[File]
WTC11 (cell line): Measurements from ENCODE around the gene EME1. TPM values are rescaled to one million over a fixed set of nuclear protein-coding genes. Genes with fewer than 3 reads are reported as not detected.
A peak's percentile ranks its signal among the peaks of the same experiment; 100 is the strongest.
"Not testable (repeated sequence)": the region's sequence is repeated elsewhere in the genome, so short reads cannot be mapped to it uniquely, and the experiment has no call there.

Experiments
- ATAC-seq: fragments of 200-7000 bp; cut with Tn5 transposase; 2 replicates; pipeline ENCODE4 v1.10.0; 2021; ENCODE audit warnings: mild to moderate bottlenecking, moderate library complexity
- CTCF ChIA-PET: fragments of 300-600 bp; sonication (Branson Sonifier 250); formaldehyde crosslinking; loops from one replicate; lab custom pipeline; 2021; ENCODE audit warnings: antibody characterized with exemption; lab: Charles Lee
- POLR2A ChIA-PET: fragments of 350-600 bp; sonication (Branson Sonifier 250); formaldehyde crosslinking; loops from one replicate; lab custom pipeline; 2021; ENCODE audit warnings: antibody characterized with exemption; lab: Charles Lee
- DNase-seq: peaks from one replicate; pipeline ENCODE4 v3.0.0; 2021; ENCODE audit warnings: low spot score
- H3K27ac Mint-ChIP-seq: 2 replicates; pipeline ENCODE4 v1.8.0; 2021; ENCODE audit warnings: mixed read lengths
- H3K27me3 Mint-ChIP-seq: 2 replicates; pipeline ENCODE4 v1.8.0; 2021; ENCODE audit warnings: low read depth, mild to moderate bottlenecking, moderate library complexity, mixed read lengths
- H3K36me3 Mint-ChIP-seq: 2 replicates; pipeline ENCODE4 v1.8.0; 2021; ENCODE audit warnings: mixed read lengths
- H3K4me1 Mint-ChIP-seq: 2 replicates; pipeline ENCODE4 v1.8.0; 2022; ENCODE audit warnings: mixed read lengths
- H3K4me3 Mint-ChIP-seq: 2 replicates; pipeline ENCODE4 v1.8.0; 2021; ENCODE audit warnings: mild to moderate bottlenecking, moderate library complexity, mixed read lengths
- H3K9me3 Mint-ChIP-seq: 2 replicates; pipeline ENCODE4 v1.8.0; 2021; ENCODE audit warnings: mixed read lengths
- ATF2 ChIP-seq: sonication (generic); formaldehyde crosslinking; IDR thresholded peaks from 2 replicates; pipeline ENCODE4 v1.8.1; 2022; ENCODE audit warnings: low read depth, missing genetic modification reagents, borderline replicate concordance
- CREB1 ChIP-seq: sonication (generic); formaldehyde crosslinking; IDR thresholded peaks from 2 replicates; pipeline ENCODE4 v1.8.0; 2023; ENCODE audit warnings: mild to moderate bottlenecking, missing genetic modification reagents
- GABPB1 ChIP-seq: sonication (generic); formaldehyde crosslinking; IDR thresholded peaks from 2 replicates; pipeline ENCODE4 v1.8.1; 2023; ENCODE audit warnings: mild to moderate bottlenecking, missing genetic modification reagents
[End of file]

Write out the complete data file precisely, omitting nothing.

WTC11 (cell line): Measurements from ENCODE around the gene EME1. TPM values are rescaled to one million over a fixed set of nuclear protein-coding genes. Genes with fewer than 3 reads are reported as not detected.
A peak's percentile ranks its signal among the peaks of the same experiment; 100 is the strongest.
"Not testable (repeated sequence)": the region's sequence is repeated elsewhere in the genome, so short reads cannot be mapped to it uniquely, and the experiment has no call there.

Experiments
- ATAC-seq: fragments of 200-7000 bp; cut with Tn5 transposase; 2 replicates; pipeline ENCODE4 v1.10.0; 2021; ENCODE audit warnings: mild to moderate bottlenecking, moderate library complexity
- CTCF ChIA-PET: fragments of 300-600 bp; sonication (Branson Sonifier 250); formaldehyde crosslinking; loops from one replicate; lab custom pipeline; 2021; ENCODE audit warnings: antibody characterized with exemption; lab: Charles Lee
- POLR2A ChIA-PET: fragments of 350-600 bp; sonication (Branson Sonifier 250); formaldehyde crosslinking; loops from one replicate; lab custom pipeline; 2021; ENCODE audit warnings: antibody characterized with exemption; lab: Charles Lee
- DNase-seq: peaks from one replicate; pipeline ENCODE4 v3.0.0; 2021; ENCODE audit warnings: low spot score
- H3K27ac Mint-ChIP-seq: 2 replicates; pipeline ENCODE4 v1.8.0; 2021; ENCODE audit warnings: mixed read lengths
- H3K27me3 Mint-ChIP-seq: 2 replicates; pipeline ENCODE4 v1.8.0; 2021; ENCODE audit warnings: low read depth, mild to moderate bottlenecking, moderate library complexity, mixed read lengths
- H3K36me3 Mint-ChIP-seq: 2 replicates; pipeline ENCODE4 v1.8.0; 2021; ENCODE audit warnings: mixed read lengths
- H3K4me1 Mint-ChIP-seq: 2 replicates; pipeline ENCODE4 v1.8.0; 2022; ENCODE audit warnings: mixed read lengths
- H3K4me3 Mint-ChIP-seq: 2 replicates; pipeline ENCODE4 v1.8.0; 2021; ENCODE audit warnings: mild to moderate bottlenecking, moderate library complexity, mixed read lengths
- H3K9me3 Mint-ChIP-seq: 2 replicates; pipeline ENCODE4 v1.8.0; 2021; ENCODE audit warnings: mixed read lengths
- ATF2 ChIP-seq: sonication (generic); formaldehyde crosslinking; IDR thresholded peaks from 2 replicates; pipeline ENCODE4 v1.8.1; 2022; ENCODE audit warnings: low read depth, missing genetic modification reagents, borderline replicate concordance
- CREB1 ChIP-seq: sonication (generic); formaldehyde crosslinking; IDR thresholded peaks from 2 replicates; pipeline ENCODE4 v1.8.0; 2023; ENCODE audit warnings: mild to moderate bottlenecking, missing genetic modification reagents
- GABPB1 ChIP-seq: sonication (generic); formaldehyde crosslinking; IDR thresholded peaks from 2 replicates; pipeline ENCODE4 v1.8.1; 2023; ENCODE audit warnings: mild to moderate bottlenecking, missing genetic modification reagents